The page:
Take That Back

Take That Back!

How often do we stop, honestly look at our lives, and ask, “Is this what I want to be doing right now?”

We all have parts of ourselves that we

  • squashed because our family or friends didn’t accept them;
  • gave away to others who seemed to need them more than we did;
  • stopped using because they wouldn’t pay the bills;
  • simply forgot about when our lives became too busy.

We were each born with magic, excitement, and openness. As children we believed anything was possible. Then we grew up. How much of that magic is left in our lives today? And how can we get back what we lost?

The answer lies in chapter 25, verse 10 from this week’s Torah portion, Behar.

“…and you shall hallow the fiftieth year… It shall be a jubilee for you: each of you shall return to his holding and each of you shall return to his family.”   

Each Israelite family was granted a portion of land when they entered Israel. But over the years some were forced to sell it because of poverty, illness, a death in the family. After 49 years, the Israelites who had given up their land were commanded to reclaim it.[1]

We can also use this commandment to find all the parts of ourselves we gave away.

We can make a list of the things we loved and no longer do; the dreams we had as children and didn’t pursue; the projects we started and never finished.

Unlike the Israelites we don’t have to wait at all to reclaim what we lost. We can reclaim it now. We can spend time this week examining our lives to see what we let go off and decide if we want it back.

Do we want to write poetry, do art, dance, cook, play sports, go to museums, become involved with organizations that are important to us? Do we want to reclaim our childhood ideas and dreams? I hope the answer is yes.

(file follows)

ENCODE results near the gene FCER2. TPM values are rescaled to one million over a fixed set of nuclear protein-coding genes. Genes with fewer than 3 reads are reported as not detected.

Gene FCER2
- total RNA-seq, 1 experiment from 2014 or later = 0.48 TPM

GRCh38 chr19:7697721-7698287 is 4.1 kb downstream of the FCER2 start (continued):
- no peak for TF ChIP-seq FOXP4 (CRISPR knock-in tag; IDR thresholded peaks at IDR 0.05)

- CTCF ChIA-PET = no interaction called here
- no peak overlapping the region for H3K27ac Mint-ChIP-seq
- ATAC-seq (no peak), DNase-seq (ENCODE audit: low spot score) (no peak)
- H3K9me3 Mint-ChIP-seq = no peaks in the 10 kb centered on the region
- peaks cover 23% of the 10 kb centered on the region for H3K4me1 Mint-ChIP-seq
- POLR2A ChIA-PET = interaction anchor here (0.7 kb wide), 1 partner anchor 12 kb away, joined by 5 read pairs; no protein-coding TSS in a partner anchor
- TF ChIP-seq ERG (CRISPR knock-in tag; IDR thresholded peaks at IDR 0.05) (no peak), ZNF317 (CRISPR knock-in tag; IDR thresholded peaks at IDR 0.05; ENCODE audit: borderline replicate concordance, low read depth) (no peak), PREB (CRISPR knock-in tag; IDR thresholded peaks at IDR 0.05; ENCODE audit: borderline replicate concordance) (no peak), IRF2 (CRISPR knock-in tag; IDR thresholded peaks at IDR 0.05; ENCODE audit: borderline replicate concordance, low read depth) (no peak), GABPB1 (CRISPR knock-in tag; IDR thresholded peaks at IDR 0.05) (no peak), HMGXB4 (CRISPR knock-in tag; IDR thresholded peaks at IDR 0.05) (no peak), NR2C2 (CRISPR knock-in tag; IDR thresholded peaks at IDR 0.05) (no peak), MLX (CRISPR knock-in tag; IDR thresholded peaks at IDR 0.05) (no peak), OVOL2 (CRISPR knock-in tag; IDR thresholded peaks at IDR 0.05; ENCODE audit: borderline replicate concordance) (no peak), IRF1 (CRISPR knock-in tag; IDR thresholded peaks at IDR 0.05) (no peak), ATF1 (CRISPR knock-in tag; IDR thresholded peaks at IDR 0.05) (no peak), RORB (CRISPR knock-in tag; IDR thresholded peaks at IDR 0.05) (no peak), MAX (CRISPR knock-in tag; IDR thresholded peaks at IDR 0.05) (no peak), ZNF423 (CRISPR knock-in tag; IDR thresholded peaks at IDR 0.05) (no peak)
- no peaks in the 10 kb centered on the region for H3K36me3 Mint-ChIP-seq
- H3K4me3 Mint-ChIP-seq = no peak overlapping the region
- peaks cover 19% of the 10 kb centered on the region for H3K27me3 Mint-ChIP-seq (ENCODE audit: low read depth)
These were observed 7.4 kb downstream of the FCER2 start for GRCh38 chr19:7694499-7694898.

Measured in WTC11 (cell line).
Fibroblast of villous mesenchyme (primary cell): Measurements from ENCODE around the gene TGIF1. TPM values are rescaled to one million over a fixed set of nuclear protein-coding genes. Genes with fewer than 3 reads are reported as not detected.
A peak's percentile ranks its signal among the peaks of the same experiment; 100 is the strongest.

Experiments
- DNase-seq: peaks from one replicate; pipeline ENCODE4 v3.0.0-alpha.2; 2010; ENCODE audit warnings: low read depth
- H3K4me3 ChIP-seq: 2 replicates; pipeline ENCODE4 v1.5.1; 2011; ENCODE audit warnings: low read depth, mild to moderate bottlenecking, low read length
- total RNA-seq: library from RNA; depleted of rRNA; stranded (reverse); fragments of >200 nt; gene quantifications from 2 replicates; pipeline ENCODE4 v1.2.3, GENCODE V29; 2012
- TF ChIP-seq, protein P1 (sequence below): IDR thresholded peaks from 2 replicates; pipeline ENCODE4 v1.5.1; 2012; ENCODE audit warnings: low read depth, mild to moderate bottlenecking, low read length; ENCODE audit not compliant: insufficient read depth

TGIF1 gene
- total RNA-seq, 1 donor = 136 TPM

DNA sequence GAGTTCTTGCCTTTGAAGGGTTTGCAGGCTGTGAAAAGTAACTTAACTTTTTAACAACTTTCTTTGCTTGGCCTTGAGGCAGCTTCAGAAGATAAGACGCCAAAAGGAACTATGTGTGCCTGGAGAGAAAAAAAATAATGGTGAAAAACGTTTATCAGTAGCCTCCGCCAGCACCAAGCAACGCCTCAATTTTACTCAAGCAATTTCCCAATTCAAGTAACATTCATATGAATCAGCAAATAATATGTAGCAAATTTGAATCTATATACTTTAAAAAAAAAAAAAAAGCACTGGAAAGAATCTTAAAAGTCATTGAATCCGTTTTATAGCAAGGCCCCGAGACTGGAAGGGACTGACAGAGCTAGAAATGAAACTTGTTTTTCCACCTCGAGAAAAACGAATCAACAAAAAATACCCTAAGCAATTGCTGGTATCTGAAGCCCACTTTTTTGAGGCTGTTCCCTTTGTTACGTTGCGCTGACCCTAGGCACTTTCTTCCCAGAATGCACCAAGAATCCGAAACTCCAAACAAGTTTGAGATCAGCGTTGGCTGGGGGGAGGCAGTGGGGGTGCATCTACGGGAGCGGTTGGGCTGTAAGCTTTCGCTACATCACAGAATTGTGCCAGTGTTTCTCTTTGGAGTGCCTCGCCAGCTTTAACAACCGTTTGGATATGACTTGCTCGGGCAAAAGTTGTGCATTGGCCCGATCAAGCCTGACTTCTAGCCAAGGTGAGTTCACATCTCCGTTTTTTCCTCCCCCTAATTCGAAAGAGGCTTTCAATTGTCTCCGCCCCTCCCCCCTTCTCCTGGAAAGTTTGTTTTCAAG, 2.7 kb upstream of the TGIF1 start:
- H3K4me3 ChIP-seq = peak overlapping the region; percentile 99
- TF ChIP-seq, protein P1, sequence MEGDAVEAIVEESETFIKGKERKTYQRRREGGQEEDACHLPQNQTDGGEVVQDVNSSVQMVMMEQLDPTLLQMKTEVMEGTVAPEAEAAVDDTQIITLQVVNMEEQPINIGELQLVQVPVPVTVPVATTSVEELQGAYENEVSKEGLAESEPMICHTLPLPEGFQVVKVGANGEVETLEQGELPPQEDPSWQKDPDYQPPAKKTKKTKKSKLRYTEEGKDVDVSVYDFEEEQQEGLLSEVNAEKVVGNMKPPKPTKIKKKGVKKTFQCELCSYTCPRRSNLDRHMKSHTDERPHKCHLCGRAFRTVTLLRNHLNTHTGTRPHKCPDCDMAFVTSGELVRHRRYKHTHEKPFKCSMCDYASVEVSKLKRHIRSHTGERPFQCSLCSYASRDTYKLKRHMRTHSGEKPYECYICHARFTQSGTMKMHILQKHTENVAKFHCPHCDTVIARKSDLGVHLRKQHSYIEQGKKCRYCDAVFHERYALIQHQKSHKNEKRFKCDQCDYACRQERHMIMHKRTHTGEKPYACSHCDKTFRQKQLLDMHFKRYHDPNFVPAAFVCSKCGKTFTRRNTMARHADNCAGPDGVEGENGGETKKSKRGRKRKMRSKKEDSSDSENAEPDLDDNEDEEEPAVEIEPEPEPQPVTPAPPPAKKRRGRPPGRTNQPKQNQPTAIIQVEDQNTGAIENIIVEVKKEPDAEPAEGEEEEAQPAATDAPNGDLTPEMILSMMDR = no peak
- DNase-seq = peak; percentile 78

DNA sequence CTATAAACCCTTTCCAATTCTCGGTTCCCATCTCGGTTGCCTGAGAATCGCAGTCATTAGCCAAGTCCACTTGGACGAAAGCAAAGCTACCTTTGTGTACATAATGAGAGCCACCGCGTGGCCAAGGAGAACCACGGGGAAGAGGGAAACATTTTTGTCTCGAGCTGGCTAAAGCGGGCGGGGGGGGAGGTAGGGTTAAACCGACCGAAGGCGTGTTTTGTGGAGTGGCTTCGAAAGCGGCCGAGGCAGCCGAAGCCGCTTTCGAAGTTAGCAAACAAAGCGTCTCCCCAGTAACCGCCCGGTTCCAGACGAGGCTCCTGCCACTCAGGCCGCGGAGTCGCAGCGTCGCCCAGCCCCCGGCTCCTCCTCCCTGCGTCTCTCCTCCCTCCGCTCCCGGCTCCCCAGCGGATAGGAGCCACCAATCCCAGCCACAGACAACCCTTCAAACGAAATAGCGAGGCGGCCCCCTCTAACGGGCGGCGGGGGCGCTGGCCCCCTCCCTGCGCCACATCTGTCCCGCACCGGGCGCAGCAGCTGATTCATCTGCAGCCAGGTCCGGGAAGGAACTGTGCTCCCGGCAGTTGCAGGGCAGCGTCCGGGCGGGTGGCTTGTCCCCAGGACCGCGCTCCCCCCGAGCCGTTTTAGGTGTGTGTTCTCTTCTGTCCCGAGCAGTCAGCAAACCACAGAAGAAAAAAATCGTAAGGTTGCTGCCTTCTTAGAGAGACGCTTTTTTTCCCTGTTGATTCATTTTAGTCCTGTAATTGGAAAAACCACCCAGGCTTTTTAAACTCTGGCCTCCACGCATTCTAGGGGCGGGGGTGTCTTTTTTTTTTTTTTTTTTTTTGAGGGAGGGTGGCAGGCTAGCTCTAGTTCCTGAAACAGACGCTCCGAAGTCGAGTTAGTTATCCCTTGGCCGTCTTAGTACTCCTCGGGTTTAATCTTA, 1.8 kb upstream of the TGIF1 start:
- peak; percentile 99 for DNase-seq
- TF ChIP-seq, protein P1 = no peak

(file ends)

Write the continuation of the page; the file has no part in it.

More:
Let’s make a commitment to choose one thing that we gave up and bring it back into our lives. If that feels good, then pick another and another. Reclaiming those pieces of ourselves will give us more pleasure than we could even imagine.


[1] This is a wonderful example of how important economic justice is in the Jewish tradition. We are commanded to divide our possessions as equally as possible.

Cultural Touchstones

 Several years ago a dear friend of mine living in Israel told me about his wife. He had been married before, the divorce had been difficult, and he waited a long time until he was ready to find love again. When he did meet his future wife, he realized that their shared cultural touchstones was a part of why he fell in love with her.

Because both of them were born and raised in the US in the same generation, they watched the same television shows: Mork and Mindy, Welcome Back Kotter, Six Million Dollar Man, and All in the Family. They listened to the same music: the Eagles, Marvin Gaye, Led Zeppelin, and Bruce Springsteen. And they lived through the same political changes: Watergate, the oil crises, Roe v. Wade, and Three Mile Island. They remembered where they were when the astronauts landed on the moon, when Woodstock took place, when Billie Jean King defeated Bobby Riggs in tennis.